NORTHERN MOCKINGBIRD (Mimus polyglottos)
The Northern mockingbird can imitate the song of dozens of other birds but also sounds from other animals and even artificial objects. It sings most of the day and even during the night. Its Latin name roughly means ‘imitator speaking many languages’. Its vocal reputation almost doomed the species in decades past, as the bird was hunted and sold for the caged bird market.
The bird is about 25 cm (10 in.) long and has a long tail with white outer feathers. It is mainly grey with two white wing bands. The bill is slightly curved and black. Sexes are similar, but the juveniles have a streaked chest. It is an omnivore, i.e. will eat both insects and fruit. It is common in North America and has well adapted to urban environments.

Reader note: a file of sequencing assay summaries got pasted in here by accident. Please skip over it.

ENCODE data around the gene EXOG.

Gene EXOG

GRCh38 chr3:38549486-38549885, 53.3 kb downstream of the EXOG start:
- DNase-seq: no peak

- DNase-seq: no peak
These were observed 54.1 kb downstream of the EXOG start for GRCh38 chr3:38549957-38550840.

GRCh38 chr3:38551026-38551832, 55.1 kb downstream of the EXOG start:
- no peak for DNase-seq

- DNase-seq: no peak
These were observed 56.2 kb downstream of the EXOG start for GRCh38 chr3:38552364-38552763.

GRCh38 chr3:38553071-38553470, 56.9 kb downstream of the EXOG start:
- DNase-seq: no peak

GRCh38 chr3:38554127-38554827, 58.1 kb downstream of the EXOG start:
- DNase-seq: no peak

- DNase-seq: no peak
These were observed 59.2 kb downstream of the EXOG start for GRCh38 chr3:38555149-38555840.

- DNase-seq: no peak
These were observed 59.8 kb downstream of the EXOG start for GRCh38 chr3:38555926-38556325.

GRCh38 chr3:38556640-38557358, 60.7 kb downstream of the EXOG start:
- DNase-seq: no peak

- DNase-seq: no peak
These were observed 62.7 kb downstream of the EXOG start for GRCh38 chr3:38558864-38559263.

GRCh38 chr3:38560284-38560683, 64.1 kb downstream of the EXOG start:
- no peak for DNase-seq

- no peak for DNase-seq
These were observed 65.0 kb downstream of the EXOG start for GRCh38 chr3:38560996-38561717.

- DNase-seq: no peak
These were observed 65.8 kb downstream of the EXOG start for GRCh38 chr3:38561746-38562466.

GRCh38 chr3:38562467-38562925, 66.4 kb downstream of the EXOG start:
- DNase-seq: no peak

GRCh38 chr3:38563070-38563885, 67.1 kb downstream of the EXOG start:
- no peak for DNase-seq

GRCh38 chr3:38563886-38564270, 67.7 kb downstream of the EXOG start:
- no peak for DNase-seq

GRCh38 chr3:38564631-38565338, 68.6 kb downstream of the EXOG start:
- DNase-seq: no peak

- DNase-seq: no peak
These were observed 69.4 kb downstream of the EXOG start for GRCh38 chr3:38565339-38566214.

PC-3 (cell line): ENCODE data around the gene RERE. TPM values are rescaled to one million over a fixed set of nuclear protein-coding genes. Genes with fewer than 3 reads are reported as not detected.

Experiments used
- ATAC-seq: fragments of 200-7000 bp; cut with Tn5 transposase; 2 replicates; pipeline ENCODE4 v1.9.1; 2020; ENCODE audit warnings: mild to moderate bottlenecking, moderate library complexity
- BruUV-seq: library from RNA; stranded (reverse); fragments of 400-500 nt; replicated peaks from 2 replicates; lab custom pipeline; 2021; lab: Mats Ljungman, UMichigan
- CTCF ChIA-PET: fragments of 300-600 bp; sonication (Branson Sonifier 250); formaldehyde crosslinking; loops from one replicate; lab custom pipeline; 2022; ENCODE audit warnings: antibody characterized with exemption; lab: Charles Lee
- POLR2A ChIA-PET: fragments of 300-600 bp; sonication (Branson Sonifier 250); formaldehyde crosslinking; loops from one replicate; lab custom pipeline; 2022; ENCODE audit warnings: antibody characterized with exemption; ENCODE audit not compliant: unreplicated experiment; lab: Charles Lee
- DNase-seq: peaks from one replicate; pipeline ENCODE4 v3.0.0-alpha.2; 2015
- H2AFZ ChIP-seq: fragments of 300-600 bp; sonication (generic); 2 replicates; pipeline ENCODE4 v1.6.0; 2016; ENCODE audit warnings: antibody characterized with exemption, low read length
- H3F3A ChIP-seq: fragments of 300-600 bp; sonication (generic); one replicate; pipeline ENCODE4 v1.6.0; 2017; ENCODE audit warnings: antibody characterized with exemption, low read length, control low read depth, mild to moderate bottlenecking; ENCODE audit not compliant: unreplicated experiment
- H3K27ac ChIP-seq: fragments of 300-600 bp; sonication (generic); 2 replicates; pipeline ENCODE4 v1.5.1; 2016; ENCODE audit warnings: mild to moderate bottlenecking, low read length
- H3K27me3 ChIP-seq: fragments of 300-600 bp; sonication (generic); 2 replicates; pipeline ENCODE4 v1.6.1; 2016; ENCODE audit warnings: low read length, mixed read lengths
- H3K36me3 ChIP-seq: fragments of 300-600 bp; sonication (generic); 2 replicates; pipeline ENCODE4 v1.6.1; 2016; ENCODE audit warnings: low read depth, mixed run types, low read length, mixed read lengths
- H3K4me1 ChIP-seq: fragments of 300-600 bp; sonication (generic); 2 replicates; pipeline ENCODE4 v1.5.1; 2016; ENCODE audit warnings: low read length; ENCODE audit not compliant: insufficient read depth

The northern mockingbird is a culturally important bird in the United States. It is the state bird of several states, and is referred to in songs, books, and a movie based on a novel, To Kill A Mockingbird.
The northern mockingbird breeds on PEI, but is uncommon to rare. This bird is usually a permanent resident on its distribution area, which is the USA, Mexico, Cuba, and southern Canada. However there might be some partial migration south for the birds at the northernmost part of their range.
This Northern mockingbird below was filmed near the Long Island Sound in Stratford, CT: